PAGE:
As we move into winter in the Northern Hemisphere and the days shorten and the temperature drops, your thoughts might turn to warmer, sunnier places. Ah, yes, a place like Puerto Rico! Tropical breezes, wonderful beaches, and—at the fore of our mind—turtlefat (Auerodendron pauciflorum)! This cool little plant from the northern part of the island is highly endangered, with just a couple dozen individuals known to exist over some 200,000 acres. It is protected under the Endangered Species Act (ESA), and part of that protection means monitoring the places it livesso we know how the species and its habitat are faring. This is easier said than done: how can we monitor habitat for turtlefat or the hundreds of other ESA-listed species threatened by habitat loss, in the face of limited budgets for our wildlife agencies?
Fortunately, advances in technology provide one solution. At the Center for Conservation Innovation (CCI) at Defenders, we are using machine learning and satellite imagery to improve monitoring effectiveness and efficiency under the ESA. As satellite images of the Earth are constantly being collected, free satellite and remote sensing data has become increasingly accessible to conservationists. Using this abundance of satellite and remote sensing data, we developed a cost-efficient tool to automatically detect and document changes in habitats.
Using Google Earth Engine, we can compare satellite images of a particular area over two time periods and identify visible changes. For example, the figure below shows an increase in the number of oil well pads over time in a 17,300 acre grassland plot in Snyder, Texas The “before” photo (left) shows satellite imagery of the plot before February 1, 2017, and the “after” photo (center) shows satellite imagery of the plot 3 months later. Comparing these photos, we can see the addition of many oil well pads in just this 3 month period. The algorithm we have created automatically identifies areas of habitat loss (right, shown in red). Oil and gas development poses threats to sensitive grassland species, such as the endangered San Joaquin kit fox and blunt-nosed leopard lizard -- and the ability to identify changes in their habitat is critical to their recovery.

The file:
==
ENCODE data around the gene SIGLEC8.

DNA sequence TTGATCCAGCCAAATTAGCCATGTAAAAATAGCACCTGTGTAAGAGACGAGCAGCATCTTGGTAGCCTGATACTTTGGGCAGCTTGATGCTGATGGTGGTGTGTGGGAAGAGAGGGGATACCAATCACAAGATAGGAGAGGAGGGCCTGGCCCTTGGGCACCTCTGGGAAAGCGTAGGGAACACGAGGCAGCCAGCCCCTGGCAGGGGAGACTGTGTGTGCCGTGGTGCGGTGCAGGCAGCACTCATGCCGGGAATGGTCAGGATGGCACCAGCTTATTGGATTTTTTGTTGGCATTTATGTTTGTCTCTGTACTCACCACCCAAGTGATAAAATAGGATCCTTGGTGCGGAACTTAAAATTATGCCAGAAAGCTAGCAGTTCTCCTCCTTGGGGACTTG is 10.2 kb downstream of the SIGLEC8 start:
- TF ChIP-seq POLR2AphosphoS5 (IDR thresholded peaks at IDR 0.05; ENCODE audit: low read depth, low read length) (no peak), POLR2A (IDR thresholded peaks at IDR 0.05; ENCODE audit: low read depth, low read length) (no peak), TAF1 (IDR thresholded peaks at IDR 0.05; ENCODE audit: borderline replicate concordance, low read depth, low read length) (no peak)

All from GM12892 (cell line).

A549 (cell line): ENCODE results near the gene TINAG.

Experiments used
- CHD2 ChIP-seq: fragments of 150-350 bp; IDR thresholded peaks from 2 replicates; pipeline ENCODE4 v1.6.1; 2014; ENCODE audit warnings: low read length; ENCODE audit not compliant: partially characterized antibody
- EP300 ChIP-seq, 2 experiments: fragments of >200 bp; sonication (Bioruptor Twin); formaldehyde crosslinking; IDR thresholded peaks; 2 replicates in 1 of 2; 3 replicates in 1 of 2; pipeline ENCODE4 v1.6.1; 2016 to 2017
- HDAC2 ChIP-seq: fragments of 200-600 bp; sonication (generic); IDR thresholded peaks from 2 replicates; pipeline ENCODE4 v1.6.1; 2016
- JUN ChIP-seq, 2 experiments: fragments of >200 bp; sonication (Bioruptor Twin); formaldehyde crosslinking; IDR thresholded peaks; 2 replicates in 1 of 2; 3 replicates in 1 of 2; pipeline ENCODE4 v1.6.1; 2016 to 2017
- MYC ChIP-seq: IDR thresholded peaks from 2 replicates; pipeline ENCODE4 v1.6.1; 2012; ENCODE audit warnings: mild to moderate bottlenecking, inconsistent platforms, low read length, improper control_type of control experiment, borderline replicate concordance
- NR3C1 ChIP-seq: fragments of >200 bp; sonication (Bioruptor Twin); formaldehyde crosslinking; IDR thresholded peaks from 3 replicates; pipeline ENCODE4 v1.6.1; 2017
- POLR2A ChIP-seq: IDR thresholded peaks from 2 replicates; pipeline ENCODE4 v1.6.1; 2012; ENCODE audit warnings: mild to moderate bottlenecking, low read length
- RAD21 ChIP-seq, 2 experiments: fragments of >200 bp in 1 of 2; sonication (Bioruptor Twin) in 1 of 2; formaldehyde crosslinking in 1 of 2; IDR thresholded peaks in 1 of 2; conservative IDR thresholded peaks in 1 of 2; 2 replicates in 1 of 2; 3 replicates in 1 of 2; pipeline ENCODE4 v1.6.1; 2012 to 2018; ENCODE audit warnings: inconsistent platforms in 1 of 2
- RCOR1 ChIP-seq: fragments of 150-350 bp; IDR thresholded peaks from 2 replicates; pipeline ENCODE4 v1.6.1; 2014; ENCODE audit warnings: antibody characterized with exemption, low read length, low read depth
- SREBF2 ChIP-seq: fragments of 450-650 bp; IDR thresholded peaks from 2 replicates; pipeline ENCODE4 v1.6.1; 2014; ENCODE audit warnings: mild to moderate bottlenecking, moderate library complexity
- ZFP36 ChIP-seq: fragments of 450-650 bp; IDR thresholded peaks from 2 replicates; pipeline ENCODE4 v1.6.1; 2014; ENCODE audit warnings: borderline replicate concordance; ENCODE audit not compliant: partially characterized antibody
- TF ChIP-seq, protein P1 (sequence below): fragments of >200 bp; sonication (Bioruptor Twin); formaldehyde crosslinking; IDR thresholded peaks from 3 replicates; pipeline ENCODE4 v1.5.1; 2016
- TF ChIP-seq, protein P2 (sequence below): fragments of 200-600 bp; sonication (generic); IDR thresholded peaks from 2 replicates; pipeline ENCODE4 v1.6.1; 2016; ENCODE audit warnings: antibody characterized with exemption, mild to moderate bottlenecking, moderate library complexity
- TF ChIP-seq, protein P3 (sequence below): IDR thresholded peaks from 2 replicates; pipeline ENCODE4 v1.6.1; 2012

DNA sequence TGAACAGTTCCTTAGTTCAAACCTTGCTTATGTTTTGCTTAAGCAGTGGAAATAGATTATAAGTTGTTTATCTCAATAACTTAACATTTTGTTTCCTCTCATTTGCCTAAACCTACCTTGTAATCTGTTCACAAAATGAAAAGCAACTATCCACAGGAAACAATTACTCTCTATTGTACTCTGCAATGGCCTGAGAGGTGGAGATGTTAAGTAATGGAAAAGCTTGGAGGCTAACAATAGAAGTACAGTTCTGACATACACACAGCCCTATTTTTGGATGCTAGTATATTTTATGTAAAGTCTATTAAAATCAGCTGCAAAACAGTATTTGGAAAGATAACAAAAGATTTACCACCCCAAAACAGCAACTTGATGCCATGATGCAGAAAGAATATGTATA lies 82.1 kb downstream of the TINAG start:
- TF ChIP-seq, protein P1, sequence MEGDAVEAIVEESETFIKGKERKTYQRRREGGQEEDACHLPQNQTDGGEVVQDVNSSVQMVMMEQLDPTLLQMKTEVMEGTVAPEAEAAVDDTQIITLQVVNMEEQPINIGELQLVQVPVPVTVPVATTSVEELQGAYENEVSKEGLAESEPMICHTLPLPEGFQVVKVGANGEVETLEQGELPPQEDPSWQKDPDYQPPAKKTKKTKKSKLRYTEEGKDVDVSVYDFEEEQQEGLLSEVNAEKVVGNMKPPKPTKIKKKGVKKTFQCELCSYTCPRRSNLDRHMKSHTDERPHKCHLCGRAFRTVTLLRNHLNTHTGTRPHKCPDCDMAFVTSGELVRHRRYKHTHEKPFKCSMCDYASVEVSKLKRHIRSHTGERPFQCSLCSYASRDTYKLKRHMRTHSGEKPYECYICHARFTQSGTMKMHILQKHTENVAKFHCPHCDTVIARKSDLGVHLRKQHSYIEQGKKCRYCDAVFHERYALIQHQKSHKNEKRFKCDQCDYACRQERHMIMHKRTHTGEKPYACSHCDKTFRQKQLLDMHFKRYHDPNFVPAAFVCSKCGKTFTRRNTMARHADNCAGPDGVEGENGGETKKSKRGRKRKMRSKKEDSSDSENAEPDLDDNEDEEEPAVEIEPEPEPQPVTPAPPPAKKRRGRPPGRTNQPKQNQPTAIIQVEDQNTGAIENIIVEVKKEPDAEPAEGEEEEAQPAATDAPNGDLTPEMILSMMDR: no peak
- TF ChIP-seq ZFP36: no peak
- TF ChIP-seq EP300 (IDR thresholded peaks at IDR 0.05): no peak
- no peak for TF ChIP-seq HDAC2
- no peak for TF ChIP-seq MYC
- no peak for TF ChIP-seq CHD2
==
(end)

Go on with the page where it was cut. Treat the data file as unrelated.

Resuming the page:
Habitat disturbances come in many forms – from oil well pads to clear-cut forests to agriculture plots and other incursions – and satellite imagery of these disturbances may look different in different types of habitat. To ensure our algorithm can accurately detect change in any given area – forest, grassland, desert, shrub, or wetland – we are identifying changes and collecting training data at multiple sites encompassing a wide variety of habitat and disturbance types. For instance, after comparing the two images, we identified and marked new oil well pads and are using this data to train our algorithm to find similar changes in other places, like below in Kansas, home to the endangered whooping crane, and Utah, home to the threatened Utah prairie dog.
This tool to detect habitat change in near-real time – without leaving your desk – has the ability to remarkably improve and even enable monitoring and enforcement efforts, increasing the overall effectiveness of the ESA. Many endangered species have very large ranges, and, in turn, sufficient monitoring of their critical habitat requires covering a lot of ground. In-person, on-the-ground habitat monitoring efforts of turtlefat’s habitat would need to cover over 200,000 acres! (The extent may change with the completion of refined range mapping). Instead, by using the automated change detection tool, areas of habitat loss across this range can immediately be identified while considerably reducing the time, labor, and funds previously necessary to identify habitat loss within endangered species ranges. This tool will help ensure that future recovery efforts are focused, critical, and strategic. Defenders plans to make this tool available to conservationists and the public in the near future, with hopes of improving policy and closing gaps in the biodiversity conservation.